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MARCH 18, 2016



2016 Home & Garden Expo March 18-20 at fairgrounds





t’s time again for the Kitsap Building Association’s Home & Garden Expo. And with spring right around the corner, it’s also time to plan for improvements to your home and your garden. The show opens March 18 and continuers through March 20 in the Kitsap Pavilion on the Kitsap County Fairgrounds, 1200 Fairgrounds Road, Bremerton. Hours are 2-6 p.m. March 18, 10 a.m. to 6 p.m. March 19, and 10 a.m. to 5 p.m. March 20. There is plenty of free parking at the fairgrounds and tickets can be purchased at the door. Tickets are $6 for adults, and $5 for teens, active-duty military and seniors. An all-access pass is $10 and will allow entrance all three days. There will be more than 160 exhibitors, showing everything from home remodeling ideas to garden art. There will be daily seminars and Master Gardeners will be on hand to consult on your own garden questions. The schedule for speakers is online at www.kitsaphba.com, or check the free guide given at the door. March 18, there will be three featured events. n 3 p.m.: Bolt It Down! This course is back by popular demand. Presenters Kevin Bourn and Jim Mattison of Simpson Strong-Tie® will explain how to do a home evaluation, navigate the permitting process, and explain how to properly bolt and plate a home. Even a small shake can cause significant damage. Bolt it down and save your home from seismic damage. n 5:30 p.m.: Solar Works in Western Washington. A local, solar professional Keith Hughes of West Seattle Natural Energy, LLC, will explain the brief history of photovoltaic energy, its origins and its growth in use to present day. During the class, you will learn about the history of solar panel manufacturing and the variety of panels and how to identify the right one for your situation. n 6:30 p.m.: Tile Fashion. Tile in your home is a fashion statement and right now the trend is hot. During this seminar, Ray Euzarraga of Great Floors will discuss this trend


Let our experts help with all your project needs. Arborist Dan Field inspects a tall cedar for trimming. See story on page 16. Contributed photo and specifically the best application of popular choices, like the new large 18 by 18-inch and 24 by 24-inch tiles. Bring your photos and come prepared to share the projects you’re working on or considering. March 19, meet Ciscoe Morris of “Gardening with Ciscoe” beginning at 3 p.m. He will be at a booth on the mezzanine level. March 20, there will again be a Lego building challenge. Pre-registered youth will show their skills in home building with LEGO® brand building blocks throughout the day. Building supplies are provided by the Kitsap Building Association (formerly the Kitsap Home Builders Association) in partnership with Air Masters, Inc. Prizes will be awarded for first, second and third place, and each participant will receive a parting gift. A walkable display of shining crane artwork by Gunter Reimnitz will be available to stroll through all three days of the show. It will be located outside between the pavilion and Presidents Hall. See how this artist’s work can beautify your home and garden. The Peninsula Home & Garden Expo is sponsored by the Kitsap Building Association. For more information and a complete list of exhibitors, go to www.kitsaphba. com or call 360-479-4210.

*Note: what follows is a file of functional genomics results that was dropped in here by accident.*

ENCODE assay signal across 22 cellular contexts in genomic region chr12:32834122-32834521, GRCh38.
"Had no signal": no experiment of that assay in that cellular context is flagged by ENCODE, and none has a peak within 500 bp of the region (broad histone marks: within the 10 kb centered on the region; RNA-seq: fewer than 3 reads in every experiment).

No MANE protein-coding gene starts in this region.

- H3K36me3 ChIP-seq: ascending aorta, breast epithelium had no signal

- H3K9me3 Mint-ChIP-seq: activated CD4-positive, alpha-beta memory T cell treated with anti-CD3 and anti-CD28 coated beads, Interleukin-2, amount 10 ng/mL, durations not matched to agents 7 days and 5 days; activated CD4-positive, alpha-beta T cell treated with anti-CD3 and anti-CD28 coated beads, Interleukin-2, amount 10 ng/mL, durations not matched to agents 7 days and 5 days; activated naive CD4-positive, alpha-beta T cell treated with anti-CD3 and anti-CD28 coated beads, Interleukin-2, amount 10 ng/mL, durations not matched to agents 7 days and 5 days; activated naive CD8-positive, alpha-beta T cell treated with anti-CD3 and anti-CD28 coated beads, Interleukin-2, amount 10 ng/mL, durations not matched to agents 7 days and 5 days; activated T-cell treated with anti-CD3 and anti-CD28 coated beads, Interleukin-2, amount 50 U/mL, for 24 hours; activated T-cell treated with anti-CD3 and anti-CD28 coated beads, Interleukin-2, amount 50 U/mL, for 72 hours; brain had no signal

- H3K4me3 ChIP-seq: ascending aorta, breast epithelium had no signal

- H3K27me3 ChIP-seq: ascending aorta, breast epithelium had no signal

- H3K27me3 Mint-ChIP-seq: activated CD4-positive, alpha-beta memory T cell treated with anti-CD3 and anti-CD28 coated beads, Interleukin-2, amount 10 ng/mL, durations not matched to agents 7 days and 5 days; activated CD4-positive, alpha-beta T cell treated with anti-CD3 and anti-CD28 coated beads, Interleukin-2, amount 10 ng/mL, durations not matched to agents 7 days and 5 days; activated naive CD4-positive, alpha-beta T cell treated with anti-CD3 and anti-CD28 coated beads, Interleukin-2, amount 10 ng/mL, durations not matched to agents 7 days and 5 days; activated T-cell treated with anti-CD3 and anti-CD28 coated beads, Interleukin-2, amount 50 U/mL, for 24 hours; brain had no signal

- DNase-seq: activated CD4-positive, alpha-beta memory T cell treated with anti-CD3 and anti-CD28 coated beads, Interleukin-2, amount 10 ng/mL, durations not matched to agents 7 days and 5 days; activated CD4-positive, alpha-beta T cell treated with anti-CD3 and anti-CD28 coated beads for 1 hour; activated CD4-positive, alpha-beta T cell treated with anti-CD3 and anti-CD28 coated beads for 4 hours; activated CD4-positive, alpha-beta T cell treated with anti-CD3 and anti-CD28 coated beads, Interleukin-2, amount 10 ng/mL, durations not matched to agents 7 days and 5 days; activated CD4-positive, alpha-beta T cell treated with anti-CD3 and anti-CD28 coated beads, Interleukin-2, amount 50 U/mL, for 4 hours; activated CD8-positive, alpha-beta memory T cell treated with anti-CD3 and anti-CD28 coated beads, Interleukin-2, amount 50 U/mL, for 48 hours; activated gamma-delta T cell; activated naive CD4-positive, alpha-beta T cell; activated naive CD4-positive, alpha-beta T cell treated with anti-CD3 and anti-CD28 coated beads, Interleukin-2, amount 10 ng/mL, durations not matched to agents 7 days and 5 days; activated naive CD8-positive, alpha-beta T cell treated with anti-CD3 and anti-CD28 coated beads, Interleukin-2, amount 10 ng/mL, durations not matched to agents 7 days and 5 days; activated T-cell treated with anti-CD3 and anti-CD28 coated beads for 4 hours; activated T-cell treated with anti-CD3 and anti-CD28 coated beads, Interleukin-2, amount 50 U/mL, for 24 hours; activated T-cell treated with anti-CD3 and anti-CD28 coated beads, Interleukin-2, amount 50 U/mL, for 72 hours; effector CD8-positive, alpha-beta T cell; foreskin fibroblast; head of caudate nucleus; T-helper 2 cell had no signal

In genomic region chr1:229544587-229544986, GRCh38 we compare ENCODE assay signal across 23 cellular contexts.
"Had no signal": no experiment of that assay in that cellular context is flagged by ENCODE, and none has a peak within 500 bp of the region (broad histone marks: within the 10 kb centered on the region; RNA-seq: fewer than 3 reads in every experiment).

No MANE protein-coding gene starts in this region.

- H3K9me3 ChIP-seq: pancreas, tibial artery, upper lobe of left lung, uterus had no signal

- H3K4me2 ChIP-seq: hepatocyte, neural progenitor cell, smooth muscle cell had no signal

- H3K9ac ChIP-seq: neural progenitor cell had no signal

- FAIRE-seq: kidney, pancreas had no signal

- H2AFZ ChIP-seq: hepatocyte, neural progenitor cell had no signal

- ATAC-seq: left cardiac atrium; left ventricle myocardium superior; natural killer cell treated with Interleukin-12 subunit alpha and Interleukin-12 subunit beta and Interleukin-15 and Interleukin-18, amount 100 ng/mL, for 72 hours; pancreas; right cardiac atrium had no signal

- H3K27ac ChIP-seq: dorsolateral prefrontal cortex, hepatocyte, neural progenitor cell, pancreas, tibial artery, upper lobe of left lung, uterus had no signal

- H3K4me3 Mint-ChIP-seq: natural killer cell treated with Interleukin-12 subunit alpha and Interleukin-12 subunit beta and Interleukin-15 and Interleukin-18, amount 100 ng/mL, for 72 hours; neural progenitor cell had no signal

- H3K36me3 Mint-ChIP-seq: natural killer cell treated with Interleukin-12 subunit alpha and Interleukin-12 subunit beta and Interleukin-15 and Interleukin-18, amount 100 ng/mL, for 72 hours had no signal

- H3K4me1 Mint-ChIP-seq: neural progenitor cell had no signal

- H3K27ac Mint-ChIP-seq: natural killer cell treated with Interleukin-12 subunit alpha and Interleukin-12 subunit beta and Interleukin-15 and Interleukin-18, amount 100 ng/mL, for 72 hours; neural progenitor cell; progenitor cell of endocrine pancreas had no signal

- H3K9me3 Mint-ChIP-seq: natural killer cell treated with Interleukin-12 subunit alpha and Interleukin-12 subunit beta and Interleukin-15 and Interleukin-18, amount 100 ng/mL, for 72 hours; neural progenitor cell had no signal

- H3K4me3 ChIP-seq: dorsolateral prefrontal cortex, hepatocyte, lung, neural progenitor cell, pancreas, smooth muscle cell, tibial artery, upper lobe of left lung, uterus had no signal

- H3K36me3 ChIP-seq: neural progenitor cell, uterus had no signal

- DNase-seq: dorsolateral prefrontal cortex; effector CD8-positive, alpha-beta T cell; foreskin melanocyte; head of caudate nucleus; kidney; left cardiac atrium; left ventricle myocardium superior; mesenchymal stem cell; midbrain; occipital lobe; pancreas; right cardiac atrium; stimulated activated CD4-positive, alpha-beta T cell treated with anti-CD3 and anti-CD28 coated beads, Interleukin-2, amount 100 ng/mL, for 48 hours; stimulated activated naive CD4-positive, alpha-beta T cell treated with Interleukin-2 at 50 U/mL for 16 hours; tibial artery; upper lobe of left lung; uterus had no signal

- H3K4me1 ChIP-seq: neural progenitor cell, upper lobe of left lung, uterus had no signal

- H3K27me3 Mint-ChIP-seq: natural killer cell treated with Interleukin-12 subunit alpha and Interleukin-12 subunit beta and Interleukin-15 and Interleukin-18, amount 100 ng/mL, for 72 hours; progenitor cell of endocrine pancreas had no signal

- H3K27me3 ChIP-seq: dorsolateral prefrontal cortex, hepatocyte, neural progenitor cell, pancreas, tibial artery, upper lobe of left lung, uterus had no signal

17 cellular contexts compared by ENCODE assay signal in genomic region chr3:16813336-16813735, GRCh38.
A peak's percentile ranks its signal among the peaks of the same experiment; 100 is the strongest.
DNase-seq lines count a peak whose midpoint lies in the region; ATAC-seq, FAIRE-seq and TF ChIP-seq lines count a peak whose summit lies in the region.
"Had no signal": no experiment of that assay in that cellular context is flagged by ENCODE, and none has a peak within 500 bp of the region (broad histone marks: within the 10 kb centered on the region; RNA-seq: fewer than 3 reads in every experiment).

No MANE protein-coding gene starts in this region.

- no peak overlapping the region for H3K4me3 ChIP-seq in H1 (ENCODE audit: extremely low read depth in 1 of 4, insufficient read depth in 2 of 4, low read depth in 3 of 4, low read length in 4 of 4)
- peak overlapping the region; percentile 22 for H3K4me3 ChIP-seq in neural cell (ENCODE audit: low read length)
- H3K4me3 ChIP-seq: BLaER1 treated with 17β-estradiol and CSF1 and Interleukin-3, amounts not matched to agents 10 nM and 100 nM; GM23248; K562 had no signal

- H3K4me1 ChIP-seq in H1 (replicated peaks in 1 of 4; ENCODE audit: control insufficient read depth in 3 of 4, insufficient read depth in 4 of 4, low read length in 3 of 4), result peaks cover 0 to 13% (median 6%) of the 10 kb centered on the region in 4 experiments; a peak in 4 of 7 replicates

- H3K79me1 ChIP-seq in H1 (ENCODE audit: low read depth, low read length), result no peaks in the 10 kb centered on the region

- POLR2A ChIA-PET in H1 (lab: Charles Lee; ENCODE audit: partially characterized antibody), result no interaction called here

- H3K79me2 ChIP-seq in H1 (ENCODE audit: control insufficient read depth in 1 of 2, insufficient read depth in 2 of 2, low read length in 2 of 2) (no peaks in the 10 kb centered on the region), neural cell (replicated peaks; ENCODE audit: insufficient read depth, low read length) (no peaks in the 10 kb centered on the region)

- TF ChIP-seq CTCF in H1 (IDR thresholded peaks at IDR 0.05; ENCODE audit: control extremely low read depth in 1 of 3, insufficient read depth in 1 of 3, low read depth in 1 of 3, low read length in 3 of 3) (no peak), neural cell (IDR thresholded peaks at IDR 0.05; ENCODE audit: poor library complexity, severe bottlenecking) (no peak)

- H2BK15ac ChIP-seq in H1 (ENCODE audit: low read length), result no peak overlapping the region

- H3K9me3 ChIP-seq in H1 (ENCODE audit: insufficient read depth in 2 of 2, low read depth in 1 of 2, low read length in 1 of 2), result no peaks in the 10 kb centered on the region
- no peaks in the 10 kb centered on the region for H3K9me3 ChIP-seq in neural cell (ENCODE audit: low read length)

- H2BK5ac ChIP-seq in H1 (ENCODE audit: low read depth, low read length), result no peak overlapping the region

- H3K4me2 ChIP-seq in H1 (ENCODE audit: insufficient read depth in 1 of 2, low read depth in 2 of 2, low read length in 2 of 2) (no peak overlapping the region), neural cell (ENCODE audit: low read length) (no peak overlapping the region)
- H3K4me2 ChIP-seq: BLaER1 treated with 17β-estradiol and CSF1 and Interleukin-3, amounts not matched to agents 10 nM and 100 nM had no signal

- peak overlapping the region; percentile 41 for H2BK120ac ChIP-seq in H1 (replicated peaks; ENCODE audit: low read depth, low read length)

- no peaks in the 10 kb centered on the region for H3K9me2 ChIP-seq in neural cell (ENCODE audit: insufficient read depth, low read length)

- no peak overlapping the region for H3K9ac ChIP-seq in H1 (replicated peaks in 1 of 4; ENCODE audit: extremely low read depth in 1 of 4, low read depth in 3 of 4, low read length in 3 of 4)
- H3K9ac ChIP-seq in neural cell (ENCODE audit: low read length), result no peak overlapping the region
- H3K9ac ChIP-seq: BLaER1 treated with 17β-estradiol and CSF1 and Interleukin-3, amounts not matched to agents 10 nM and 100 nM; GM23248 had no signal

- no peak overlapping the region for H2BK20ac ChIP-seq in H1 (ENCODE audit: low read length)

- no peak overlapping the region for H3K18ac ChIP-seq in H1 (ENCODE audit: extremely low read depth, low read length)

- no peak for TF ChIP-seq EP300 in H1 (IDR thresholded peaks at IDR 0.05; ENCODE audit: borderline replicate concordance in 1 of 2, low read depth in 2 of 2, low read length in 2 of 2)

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MARCH 18, 2016

Hanley Construction adds showroom in Port Orchard

teacher, had a few rental houses and when he couldn’t find anyone good to roof them, he began doing it himself. Soon other homeowners were asking him to roof their rentals, and thus, Hanley’s was begun. Oliver would teach during the school year and roof in the summers. Morgan has helped out since he was 8 years old and during the summers when he was at Washington State University. When he graduated in 2000, he went to work in the family business full time. “Roofs protect your home and are one of your biggest assets,” Hanley said. “That’s why it’s so important to work with a license, bonded and insured company, such as his,”

he added. “Make sure to look at the Washington State L&I (Labor and Industries) website to see that any company you are working with has paid L&I Workman’s comp insurance on all of their workers,” he said. “If they haven’t, and one of their workers falls off your roof, you could be held liable.” He said he pays close to half a million dollars annually in L&I. The company is very safety-oriented and has only had one safety violation in the past three years — someone who hadn’t tied up safety lines correctly. What’s also important when selecting a roofer are warranties. “We have a lifetime workmanship guar-